* Auscultation;


* Percussion; and


* Palpation. (Weber & Kelley, 2018)



Peritoneal signs (rebound abdominal tenderness, guarding, and rigidity) may signify a perforated ulcer (Prasad & Friedman, 2018).


Occasionally, auscultation may reveal a succession splash approximately 4 hours after meals, indicating a duodenal or pyloric channel ulcer-resulting in gastric outlet obstruction (Table 2). If a perforation has occurred, a rigid abdomen and generalized rebound tenderness are likely to be noted. A rectal examination should also be included with melena testing (Glynn, 2017).

Table 2 - Click to enlarge in new windowTABLE 2. Peptic Ulcer Disease Description

Diagnostic Workup

In most patients with uncomplicated PUD, routine laboratory tests are often unhelpful (Prasad & Friedman, 2018). Although a complete blood cell count can exclude anemia, there is no reliable blood test to confirm PUD. In addition, the following tests may aid in PUD workup:


* Blood chemistries for assessment of electrolyte levels and liver function;


* Fecal occult blood test to rule out GI bleeding;


* Testing for H. pylori through stool antigen test, urea breath test, rapid urease test, serology, or histology:


* Stool antigen is the most accurate test for diagnosing H. pylori with 96% sensitivity, 83% specificity, and 91% accuracy compared with serology, which has 50% sensitivity, 54% specificity, and 52% accuracy (Kazemi, Tavakkoli, Habizadeh, & Emami, 2011);


* Fasting serum gastrin (to rule out gastrinoma) if multiple or refractory ulcers are present; and


* Esophagogastroduodenoscopy (or upper endoscopy).



Endoscopy is the gold standard for PUD diagnosis and remains the most accurate PUD diagnostic test. Because H. pylori infection is the causative factor of most types of PUD, a test-and-treat strategy with a noninvasive test to exclude infection is recommended to rule out infection in patients younger than 55 years (Moayyedi et al., 2017) who present with no alarm symptoms in geographical areas where gastric carcinoma is uncommon and H. pylori prevalence is greater than 20%. Geographic prevalence of H. pylori varies worldwide depending on the socioeconomic status and sanitation conditions, with a prevalence of less than 40% in developed countries and more than 80% in developing countries (Kazemi et al., 2011). In older patients, endoscopy is recommended to rule out PUD (Lanas & Chan, 2017). Although GI symptoms are common in children, PUD is relatively rare (Fashner & Gitu, 2015).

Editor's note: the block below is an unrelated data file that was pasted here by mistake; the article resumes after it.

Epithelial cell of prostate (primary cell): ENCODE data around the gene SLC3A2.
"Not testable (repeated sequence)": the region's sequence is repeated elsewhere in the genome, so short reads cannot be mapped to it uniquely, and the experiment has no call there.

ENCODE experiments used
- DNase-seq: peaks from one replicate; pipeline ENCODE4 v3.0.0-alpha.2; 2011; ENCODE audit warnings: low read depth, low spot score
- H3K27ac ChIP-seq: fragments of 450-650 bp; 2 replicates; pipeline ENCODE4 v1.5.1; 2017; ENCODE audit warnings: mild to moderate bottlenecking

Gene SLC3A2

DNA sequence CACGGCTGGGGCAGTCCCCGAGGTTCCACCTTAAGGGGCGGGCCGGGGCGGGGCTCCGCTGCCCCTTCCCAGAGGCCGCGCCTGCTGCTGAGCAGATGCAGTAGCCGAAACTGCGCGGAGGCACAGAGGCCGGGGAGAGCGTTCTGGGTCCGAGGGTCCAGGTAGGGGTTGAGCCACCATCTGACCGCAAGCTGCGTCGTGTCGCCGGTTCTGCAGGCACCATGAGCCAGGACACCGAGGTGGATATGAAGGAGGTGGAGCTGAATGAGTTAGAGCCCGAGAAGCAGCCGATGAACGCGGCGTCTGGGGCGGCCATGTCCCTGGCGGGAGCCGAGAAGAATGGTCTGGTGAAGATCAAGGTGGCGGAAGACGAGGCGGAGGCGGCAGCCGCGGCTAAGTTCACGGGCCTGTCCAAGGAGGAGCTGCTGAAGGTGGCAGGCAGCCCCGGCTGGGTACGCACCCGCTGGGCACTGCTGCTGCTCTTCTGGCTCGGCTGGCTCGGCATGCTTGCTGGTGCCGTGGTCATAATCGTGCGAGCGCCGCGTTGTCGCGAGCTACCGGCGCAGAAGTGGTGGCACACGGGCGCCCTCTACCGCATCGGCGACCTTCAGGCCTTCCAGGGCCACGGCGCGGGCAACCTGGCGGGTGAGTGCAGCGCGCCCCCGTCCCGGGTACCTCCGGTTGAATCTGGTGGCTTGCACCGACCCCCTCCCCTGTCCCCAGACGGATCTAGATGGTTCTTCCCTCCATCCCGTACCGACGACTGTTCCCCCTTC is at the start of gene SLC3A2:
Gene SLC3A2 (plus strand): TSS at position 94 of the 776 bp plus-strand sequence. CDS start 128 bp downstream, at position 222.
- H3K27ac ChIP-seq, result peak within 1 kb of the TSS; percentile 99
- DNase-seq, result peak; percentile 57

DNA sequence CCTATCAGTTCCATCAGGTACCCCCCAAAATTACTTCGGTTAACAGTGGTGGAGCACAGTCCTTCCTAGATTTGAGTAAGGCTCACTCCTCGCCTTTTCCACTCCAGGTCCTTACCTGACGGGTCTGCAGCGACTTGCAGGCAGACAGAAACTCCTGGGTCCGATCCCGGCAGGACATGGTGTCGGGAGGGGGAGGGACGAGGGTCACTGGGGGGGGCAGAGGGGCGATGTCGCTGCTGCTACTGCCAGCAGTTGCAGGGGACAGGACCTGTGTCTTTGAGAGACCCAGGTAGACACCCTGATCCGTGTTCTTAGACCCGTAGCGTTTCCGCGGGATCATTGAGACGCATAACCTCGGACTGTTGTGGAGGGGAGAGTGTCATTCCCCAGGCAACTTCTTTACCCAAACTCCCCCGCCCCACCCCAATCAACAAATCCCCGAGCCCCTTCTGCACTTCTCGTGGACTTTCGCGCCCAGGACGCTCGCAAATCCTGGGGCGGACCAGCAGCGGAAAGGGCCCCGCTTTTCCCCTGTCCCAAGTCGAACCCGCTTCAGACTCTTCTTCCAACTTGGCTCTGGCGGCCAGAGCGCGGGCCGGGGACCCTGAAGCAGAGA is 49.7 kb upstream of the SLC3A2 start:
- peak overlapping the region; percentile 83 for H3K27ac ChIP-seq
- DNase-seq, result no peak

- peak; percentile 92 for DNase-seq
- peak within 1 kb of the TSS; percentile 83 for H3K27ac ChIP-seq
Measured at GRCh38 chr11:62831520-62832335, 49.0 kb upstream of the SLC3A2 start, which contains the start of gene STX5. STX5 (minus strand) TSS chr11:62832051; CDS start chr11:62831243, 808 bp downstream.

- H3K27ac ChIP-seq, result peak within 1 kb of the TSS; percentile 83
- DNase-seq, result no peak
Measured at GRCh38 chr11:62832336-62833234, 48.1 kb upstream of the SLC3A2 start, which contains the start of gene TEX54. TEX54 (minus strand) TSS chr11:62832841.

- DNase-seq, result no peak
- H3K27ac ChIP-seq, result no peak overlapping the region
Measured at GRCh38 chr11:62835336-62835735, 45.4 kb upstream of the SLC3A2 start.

Clinical Pearls

In some cases, peptic ulcers may heal without treatment. However, untreated ulcers are more likely to reoccur (Crowe, 2018). Most patients with PUD are successfully treated with cure of H. pylori infection and/or avoidance of NSAIDs, as well as appropriate use of antisecretory therapy. Management of H. pylori gastritis should include diagnosis, treatment, and eradication confirmation by a noninvasive test such as fecal antigen no sooner than 4 weeks after completion of therapy (Romano & Cuomo, 2004), while keeping in mind that proton pump inhibitors (PPIs) can cause false-negative results on H. pylori testing and should be held 2 weeks before testing (Mayo Clinic Staff, 2017).


In patients with NSAID-induced peptic ulcers, discontinuation of NSAIDs is critical if clinically feasible. For those who must continue NSAIDs, PPI therapy should be initiated to prevent future recurrences, even following eradication of H. pylori (Anand & O'Katz, 2018). All patients and especially those at risk for PUD should be advised to discontinue smoking (Prasad & Friedman, 2018).


Because a small percentage of gastric ulcers are actually ulcerated gastric carcinomas, all gastric ulcers must be carefully assessed to properly distinguish benign from malignant ulcers. Endoscopy should be repeated to ensure gastric ulcers (unrelated to NSAID use) are healing, particularly if the ulcer(s) is greater than 2 cm in size (Prasad & Friedman, 2018). Indications for urgent surgery include failure to achieve hemostasis with endoscopy, recurrent bleeding despite endoscopic attempts, and ulcer perforation (Anand & O'Katz, 2018).



Complications of PUD remain life threating. Endoscopic and pharmacological therapy advances have not substantially reduced mortality associated with gastric bleeding, as comorbidities are now a major cause of death in patients with severe PUD (Lanas & Chan, 2017). Prevention of PUD is the best course of action. Proper nursing evaluation of patients at risk for and/or with PUD and identification/treatment of subsequent sequela remain critical.